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Replacing a needle with a pill
DUBLIN—Aimed at relieving and preventing the debilitating effects of migraine without the adverse effects of opioids, global pharmaceutical Allergan plc has come up with its first oral calcitonin gene-related peptide (CGRP) receptor agent in the form of a pill, as opposed to an injection.
On Feb. 6, Allergan announced positive results from ACHIEVE I (UBR-MD-01), the first of two pivotal Phase 3 clinical trials evaluating the efficacy, safety and tolerability of orally administered ubrogepant 50 mg and 100 mg compared to placebo in a single migraine attack in adults. The study met co-primary endpoints in the first of two Phase 3 studies.
Considered potential game-changers, Allergan’s CGRP receptor antagonists—ubrogepant in Phase 3 for the acute treatment of migraine and atogepant in Phase 2B for the prevention of migraine—are expected to be the first oral CGRP receptor antagonists to market, possibly as soon as 2020.
“We are pleased with the favorable results of our ACHIEVE I study, which support the efficacy, safety and tolerability profile of ubrogepant,” states David Nicholson, chief research and development officer for Allergan. “We are confident that ubrogepant, an oral calcitonin gene-related peptide receptor antagonist, will be an option for the treatment of migraines in adults. Allergan remains committed to identifying, developing and bringing to market therapies that address unmet need for patients suffering from this debilitating disease.”
Allergan believes oral therapy, as opposed to injection, will likely appeal to individuals with migraine. Migraine is defined as a chronic disease with episodic attacks characterized by neurological symptoms—such as headache pain, nausea and sensitivity to light and sound—that are often incapacitating.
The current standards of care in the acute treatment of migraine are not optimal for many patients due to partial effectiveness, poor tolerability or contraindications, Nicholson says. As a consequence, patients may experience repeated, uncontrolled attacks leading to medication overuse, possible opioid addiction and increased risk of migraine disease progression.
Chronic migraine is a distinct neurological condition affecting 3.2 million Americans, defined as having 15 or more headache days per month, with headaches lasting four hours a day or longer and at least eight of those headache days being associated with migraine, Nicholson explains. One of seven adults suffer from migraine episodes globally.
Ubrogepant is a novel, highly potent, orally administered CGRP receptor antagonist in development for the acute treatment of migraine, Nicholson says. CGRP and its receptors are expressed in regions of the nervous system associated with migraine pathophysiology. CGRP receptor antagonism is a novel mechanism of action for the acute treatment of migraine that clearly differs from the mechanisms of currently available triptans (serotonin 1B/1D agonists) and opioids.
Allergan has marketed Botox, an injection therapy, but believes more people would take advantage of a new migraine therapy in pill form, Nicholson notes. Botox is the first and only FDA-approved (in 2010) preventive treatment for chronic migraine. According to Allergan, unlike acute treatments, which are taken to treat a headache or migraine once it’s already begun, Botox prevents headaches and migraines before they even start. Botox prevents on average eight to nine headache days and migraine/probable migraine days a month (vs. six to seven for placebo).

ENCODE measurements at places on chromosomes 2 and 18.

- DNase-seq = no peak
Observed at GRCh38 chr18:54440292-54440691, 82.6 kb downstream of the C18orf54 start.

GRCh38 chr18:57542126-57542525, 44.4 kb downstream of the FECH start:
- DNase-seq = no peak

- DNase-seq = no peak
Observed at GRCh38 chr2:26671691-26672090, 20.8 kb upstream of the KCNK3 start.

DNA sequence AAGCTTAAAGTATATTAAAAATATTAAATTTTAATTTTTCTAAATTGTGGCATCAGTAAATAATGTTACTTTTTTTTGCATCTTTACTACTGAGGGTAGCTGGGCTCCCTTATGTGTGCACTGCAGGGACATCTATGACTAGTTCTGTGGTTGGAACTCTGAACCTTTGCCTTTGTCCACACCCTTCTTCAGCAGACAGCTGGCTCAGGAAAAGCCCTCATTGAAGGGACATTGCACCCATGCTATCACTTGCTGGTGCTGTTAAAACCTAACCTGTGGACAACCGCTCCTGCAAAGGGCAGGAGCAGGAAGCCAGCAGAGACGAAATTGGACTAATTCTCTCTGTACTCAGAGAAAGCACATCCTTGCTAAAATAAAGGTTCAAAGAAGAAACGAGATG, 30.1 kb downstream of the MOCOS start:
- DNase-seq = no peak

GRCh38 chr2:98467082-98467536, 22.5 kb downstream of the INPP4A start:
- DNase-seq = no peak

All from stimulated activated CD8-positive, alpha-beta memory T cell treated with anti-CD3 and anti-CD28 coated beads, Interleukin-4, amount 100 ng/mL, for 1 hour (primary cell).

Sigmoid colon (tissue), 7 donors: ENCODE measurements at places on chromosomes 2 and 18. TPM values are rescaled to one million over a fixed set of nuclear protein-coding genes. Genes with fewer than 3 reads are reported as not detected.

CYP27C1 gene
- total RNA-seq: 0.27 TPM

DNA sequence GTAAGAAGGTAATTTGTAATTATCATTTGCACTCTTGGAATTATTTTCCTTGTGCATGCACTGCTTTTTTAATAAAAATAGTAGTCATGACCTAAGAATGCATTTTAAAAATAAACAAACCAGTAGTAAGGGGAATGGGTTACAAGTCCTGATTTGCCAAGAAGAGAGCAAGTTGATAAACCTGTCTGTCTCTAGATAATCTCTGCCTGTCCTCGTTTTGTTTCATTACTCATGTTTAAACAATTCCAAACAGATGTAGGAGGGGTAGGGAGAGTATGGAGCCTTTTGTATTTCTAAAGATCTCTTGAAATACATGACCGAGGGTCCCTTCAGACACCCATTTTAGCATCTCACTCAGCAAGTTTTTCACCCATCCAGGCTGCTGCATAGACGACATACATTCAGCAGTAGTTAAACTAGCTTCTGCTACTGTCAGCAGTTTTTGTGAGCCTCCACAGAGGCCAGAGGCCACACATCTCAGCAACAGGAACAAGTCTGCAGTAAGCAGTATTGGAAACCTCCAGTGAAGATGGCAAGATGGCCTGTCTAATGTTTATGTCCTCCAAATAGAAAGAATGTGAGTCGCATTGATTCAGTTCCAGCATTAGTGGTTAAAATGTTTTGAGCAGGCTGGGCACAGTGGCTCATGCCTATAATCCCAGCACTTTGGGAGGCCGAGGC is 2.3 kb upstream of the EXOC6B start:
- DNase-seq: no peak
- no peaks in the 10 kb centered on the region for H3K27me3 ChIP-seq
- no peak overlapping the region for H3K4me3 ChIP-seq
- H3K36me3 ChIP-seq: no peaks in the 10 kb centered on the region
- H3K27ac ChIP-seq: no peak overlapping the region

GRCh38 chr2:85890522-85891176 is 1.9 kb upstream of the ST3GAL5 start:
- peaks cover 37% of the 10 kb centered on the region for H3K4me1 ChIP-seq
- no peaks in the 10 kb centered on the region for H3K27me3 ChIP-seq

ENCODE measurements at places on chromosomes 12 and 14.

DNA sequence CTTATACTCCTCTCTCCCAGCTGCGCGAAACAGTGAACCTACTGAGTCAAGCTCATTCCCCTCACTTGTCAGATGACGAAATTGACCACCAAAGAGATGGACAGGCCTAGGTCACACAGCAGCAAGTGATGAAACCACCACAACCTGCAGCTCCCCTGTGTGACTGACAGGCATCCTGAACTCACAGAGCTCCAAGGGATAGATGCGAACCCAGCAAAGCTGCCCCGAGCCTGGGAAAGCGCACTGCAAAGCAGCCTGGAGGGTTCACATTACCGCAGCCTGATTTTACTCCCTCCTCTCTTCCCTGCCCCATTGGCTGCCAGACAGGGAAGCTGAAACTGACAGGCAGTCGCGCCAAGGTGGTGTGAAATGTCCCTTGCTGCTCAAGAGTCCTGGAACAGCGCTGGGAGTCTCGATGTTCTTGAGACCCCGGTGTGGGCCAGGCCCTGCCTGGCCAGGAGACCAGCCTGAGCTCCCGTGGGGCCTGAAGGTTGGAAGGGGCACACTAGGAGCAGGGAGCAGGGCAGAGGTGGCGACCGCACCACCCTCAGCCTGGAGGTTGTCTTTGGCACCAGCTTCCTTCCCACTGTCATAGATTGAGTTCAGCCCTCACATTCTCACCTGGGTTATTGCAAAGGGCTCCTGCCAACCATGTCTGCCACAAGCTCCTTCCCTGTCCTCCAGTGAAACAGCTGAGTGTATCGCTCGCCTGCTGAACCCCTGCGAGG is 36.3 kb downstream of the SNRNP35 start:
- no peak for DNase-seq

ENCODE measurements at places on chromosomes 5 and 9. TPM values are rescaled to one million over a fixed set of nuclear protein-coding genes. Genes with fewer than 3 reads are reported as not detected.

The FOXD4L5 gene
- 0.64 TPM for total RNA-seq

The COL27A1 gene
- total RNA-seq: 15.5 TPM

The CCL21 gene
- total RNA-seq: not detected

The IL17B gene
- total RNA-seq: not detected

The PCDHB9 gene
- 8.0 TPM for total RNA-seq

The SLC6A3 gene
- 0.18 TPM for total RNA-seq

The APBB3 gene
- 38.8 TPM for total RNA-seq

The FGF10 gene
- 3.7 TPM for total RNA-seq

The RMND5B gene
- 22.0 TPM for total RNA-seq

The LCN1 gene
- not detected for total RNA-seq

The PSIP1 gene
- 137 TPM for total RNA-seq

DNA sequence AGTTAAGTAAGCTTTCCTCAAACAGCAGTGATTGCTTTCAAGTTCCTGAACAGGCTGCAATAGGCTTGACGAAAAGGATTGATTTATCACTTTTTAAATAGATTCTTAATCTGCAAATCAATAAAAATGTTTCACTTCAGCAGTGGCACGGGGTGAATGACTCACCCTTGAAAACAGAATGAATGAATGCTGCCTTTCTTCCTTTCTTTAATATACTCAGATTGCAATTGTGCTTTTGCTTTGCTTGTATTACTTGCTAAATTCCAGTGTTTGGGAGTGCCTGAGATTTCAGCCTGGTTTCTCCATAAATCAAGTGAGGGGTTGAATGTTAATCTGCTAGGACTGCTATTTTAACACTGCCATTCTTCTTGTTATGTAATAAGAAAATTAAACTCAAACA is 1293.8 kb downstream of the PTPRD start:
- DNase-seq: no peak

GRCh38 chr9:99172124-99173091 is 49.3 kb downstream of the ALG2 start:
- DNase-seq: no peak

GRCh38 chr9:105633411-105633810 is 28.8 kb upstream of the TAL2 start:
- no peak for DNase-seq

The ACHIEVE I study included 1,327 U.S. adult patients randomized to placebo, ubrogepant 50 mg or ubrogepant 100 mg, who were treated for a single migraine attack of moderate to severe headache intensity.
Both doses showed a statistically significant greater percentage of ubrogepant patients achieving pain freedom at two hours after the initial dose as compared to placebo patients. The study also found that ubrogepant was well tolerated, with an adverse event profile similar to placebo. The most common adverse events were nausea, somnolence and dry mouth—none of which were reported with a frequency of more than 5 percent.
In terms of hepatic safety, across all treatment arms including placebo, there were six cases with aminotransferase (ALT or AST) elevations greater than three times the upper limit of normal. There were alternative explanations in all cases (concomitant illness or medication), and none were noted by the liver safety adjudication board to have a probable relationship to ubrogepant. Also, there were no cases of Hy’s Law, which states that hepatocellular drug-induced liver injury with jaundice indicates a serious reaction and is used widely to determine risk for acute liver failure.
“Despite the prevalence of migraine and availability of several treatment options, the disease remains underdiagnosed and undertreated,” states lead investigator Dr. Richard B. Lipton, vice chair of neurology, professor of epidemiology and population health and director of the Montefiore Headache Center at the Albert Einstein College of Medicine. “There is also low persistence and adherence to the current standard-of-care treatments. There remains a need for new treatments with improved benefit-risk profiles. Results from this ubrogepant Phase 3 trial are important in progressing the research and developing therapies to help migraine patients.”
Additional results from this Phase 3 study are anticipated to be released at upcoming scientific meetings throughout 2018.
Results of the second Phase 3 trial, ACHIEVE II (UBR-MD-02), are expected in the first half of 2018. Allergan anticipates filing of a New Drug Application to the FDA in 2019.